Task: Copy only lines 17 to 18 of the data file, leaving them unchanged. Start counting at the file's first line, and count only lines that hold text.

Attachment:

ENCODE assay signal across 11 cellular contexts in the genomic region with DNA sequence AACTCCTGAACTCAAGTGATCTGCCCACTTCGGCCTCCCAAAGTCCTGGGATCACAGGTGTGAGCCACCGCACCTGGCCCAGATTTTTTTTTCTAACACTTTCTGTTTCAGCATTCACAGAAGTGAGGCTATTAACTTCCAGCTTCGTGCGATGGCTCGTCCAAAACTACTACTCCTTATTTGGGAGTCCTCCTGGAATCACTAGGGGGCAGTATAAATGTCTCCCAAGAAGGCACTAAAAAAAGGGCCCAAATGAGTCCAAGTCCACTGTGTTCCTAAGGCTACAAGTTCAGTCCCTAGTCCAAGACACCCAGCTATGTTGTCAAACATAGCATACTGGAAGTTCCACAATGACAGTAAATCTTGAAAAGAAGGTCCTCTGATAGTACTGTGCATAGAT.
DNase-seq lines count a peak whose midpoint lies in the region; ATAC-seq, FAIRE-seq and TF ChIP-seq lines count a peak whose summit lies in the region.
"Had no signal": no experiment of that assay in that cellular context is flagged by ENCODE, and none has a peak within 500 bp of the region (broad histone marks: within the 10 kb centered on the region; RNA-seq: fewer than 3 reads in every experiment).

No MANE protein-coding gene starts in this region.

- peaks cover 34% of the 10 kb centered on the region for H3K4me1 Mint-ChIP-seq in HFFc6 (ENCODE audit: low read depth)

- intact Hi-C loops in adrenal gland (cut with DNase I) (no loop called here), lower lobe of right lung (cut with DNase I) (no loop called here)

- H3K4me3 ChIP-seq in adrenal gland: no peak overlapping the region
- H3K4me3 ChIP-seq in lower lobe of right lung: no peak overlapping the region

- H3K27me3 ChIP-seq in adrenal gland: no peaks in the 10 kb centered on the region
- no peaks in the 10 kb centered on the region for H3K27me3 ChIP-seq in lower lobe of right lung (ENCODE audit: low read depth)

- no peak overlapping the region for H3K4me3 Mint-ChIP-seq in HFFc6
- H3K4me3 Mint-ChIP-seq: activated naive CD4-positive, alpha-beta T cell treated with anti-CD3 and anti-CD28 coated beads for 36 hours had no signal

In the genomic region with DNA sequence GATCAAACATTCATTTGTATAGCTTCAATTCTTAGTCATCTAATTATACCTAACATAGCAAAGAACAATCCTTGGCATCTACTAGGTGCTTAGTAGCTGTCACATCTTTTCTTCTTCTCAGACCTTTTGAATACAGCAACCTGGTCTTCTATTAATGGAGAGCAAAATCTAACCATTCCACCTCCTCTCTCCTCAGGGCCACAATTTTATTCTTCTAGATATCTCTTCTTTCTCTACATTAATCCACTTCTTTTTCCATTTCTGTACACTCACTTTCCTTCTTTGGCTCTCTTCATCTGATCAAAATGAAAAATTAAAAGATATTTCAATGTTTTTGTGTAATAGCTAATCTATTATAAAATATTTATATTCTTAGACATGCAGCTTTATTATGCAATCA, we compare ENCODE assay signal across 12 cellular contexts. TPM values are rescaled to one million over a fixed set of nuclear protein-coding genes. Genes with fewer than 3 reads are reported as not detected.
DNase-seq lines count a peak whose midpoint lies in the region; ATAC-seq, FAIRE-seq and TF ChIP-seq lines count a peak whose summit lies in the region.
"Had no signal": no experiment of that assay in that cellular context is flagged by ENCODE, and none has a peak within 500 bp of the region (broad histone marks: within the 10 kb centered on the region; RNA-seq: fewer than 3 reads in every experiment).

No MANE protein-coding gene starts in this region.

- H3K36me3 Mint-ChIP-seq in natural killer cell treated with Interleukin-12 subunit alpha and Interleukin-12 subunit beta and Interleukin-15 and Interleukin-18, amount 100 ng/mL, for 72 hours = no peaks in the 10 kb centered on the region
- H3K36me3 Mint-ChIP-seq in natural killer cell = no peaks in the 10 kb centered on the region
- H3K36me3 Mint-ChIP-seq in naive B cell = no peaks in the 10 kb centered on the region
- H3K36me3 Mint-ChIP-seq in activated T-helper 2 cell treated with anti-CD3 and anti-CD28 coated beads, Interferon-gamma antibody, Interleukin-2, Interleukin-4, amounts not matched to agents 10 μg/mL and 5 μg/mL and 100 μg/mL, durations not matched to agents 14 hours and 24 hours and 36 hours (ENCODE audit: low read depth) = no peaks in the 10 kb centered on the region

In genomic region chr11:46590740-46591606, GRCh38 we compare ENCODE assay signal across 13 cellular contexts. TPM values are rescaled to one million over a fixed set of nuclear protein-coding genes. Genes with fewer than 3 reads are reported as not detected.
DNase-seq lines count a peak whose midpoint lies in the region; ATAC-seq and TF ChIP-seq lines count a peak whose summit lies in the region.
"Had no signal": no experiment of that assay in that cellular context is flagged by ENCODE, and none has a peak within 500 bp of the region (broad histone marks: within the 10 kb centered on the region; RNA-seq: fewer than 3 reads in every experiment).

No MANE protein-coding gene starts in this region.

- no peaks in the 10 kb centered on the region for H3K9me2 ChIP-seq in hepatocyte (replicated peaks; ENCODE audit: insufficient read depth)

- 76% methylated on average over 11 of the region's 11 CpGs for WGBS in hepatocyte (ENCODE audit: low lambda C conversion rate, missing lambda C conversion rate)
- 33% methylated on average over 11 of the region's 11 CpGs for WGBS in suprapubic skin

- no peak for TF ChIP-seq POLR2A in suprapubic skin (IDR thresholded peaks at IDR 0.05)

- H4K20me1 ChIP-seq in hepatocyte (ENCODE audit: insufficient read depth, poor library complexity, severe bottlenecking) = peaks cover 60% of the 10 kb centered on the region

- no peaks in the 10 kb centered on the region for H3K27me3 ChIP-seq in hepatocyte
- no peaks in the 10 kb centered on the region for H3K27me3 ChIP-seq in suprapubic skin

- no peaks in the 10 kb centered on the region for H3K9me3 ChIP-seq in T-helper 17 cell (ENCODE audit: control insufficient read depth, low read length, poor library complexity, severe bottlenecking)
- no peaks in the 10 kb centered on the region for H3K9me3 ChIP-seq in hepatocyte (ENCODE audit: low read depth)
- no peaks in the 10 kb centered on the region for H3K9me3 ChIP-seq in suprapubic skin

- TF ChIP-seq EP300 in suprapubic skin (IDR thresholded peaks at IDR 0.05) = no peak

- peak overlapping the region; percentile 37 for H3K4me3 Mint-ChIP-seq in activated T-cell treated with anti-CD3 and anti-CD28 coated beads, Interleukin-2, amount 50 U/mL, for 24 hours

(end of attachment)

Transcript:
- H3K36me3 Mint-ChIP-seq in natural killer cell treated with Interleukin-12 subunit alpha and Interleukin-12 subunit beta and Interleukin-15 and Interleukin-18, amount 100 ng/mL, for 72 hours = no peaks in the 10 kb centered on the region
- H3K36me3 Mint-ChIP-seq in natural killer cell = no peaks in the 10 kb centered on the region